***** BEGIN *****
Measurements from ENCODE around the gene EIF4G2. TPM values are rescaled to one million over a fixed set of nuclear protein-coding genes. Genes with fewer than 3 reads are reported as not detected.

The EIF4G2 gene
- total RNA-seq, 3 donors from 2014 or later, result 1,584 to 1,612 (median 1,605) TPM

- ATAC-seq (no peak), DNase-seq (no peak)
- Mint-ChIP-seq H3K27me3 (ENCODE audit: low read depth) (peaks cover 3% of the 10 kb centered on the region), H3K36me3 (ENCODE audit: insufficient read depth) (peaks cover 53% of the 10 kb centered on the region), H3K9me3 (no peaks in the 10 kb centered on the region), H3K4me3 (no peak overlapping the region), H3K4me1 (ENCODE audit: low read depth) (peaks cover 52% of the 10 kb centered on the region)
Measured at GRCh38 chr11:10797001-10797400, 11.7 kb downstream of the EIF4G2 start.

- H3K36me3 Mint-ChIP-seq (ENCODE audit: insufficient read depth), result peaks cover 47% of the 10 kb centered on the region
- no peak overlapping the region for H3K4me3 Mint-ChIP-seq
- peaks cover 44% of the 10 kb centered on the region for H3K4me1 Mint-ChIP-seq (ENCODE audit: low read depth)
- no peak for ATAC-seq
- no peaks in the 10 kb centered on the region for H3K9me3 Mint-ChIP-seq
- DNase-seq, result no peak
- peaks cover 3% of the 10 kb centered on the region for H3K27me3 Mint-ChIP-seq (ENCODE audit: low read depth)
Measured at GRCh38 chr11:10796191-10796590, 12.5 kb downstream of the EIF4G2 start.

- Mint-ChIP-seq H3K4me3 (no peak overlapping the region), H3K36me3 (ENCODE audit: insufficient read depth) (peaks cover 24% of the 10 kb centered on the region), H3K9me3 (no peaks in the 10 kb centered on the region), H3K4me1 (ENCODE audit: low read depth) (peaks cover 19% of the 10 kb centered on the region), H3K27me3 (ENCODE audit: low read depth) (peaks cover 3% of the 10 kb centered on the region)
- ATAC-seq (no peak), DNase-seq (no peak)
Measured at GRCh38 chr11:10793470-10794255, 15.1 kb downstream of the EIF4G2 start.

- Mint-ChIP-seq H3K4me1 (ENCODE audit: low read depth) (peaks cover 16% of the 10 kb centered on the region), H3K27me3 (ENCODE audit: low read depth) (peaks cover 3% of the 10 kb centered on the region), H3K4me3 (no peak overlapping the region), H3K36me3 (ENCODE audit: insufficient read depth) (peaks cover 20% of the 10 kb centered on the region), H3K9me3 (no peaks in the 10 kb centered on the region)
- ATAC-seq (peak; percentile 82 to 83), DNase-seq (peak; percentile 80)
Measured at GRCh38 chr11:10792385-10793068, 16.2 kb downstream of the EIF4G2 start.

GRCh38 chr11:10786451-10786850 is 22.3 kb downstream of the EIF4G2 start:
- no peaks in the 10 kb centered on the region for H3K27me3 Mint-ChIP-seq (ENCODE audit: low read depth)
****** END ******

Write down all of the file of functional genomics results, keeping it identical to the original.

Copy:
Measurements from ENCODE around the gene EIF4G2. TPM values are rescaled to one million over a fixed set of nuclear protein-coding genes. Genes with fewer than 3 reads are reported as not detected.

The EIF4G2 gene
- total RNA-seq, 3 donors from 2014 or later, result 1,584 to 1,612 (median 1,605) TPM

- ATAC-seq (no peak), DNase-seq (no peak)
- Mint-ChIP-seq H3K27me3 (ENCODE audit: low read depth) (peaks cover 3% of the 10 kb centered on the region), H3K36me3 (ENCODE audit: insufficient read depth) (peaks cover 53% of the 10 kb centered on the region), H3K9me3 (no peaks in the 10 kb centered on the region), H3K4me3 (no peak overlapping the region), H3K4me1 (ENCODE audit: low read depth) (peaks cover 52% of the 10 kb centered on the region)
Measured at GRCh38 chr11:10797001-10797400, 11.7 kb downstream of the EIF4G2 start.

- H3K36me3 Mint-ChIP-seq (ENCODE audit: insufficient read depth), result peaks cover 47% of the 10 kb centered on the region
- no peak overlapping the region for H3K4me3 Mint-ChIP-seq
- peaks cover 44% of the 10 kb centered on the region for H3K4me1 Mint-ChIP-seq (ENCODE audit: low read depth)
- no peak for ATAC-seq
- no peaks in the 10 kb centered on the region for H3K9me3 Mint-ChIP-seq
- DNase-seq, result no peak
- peaks cover 3% of the 10 kb centered on the region for H3K27me3 Mint-ChIP-seq (ENCODE audit: low read depth)
Measured at GRCh38 chr11:10796191-10796590, 12.5 kb downstream of the EIF4G2 start.

- Mint-ChIP-seq H3K4me3 (no peak overlapping the region), H3K36me3 (ENCODE audit: insufficient read depth) (peaks cover 24% of the 10 kb centered on the region), H3K9me3 (no peaks in the 10 kb centered on the region), H3K4me1 (ENCODE audit: low read depth) (peaks cover 19% of the 10 kb centered on the region), H3K27me3 (ENCODE audit: low read depth) (peaks cover 3% of the 10 kb centered on the region)
- ATAC-seq (no peak), DNase-seq (no peak)
Measured at GRCh38 chr11:10793470-10794255, 15.1 kb downstream of the EIF4G2 start.

- Mint-ChIP-seq H3K4me1 (ENCODE audit: low read depth) (peaks cover 16% of the 10 kb centered on the region), H3K27me3 (ENCODE audit: low read depth) (peaks cover 3% of the 10 kb centered on the region), H3K4me3 (no peak overlapping the region), H3K36me3 (ENCODE audit: insufficient read depth) (peaks cover 20% of the 10 kb centered on the region), H3K9me3 (no peaks in the 10 kb centered on the region)
- ATAC-seq (peak; percentile 82 to 83), DNase-seq (peak; percentile 80)
Measured at GRCh38 chr11:10792385-10793068, 16.2 kb downstream of the EIF4G2 start.

GRCh38 chr11:10786451-10786850 is 22.3 kb downstream of the EIF4G2 start:
- no peaks in the 10 kb centered on the region for H3K27me3 Mint-ChIP-seq (ENCODE audit: low read depth)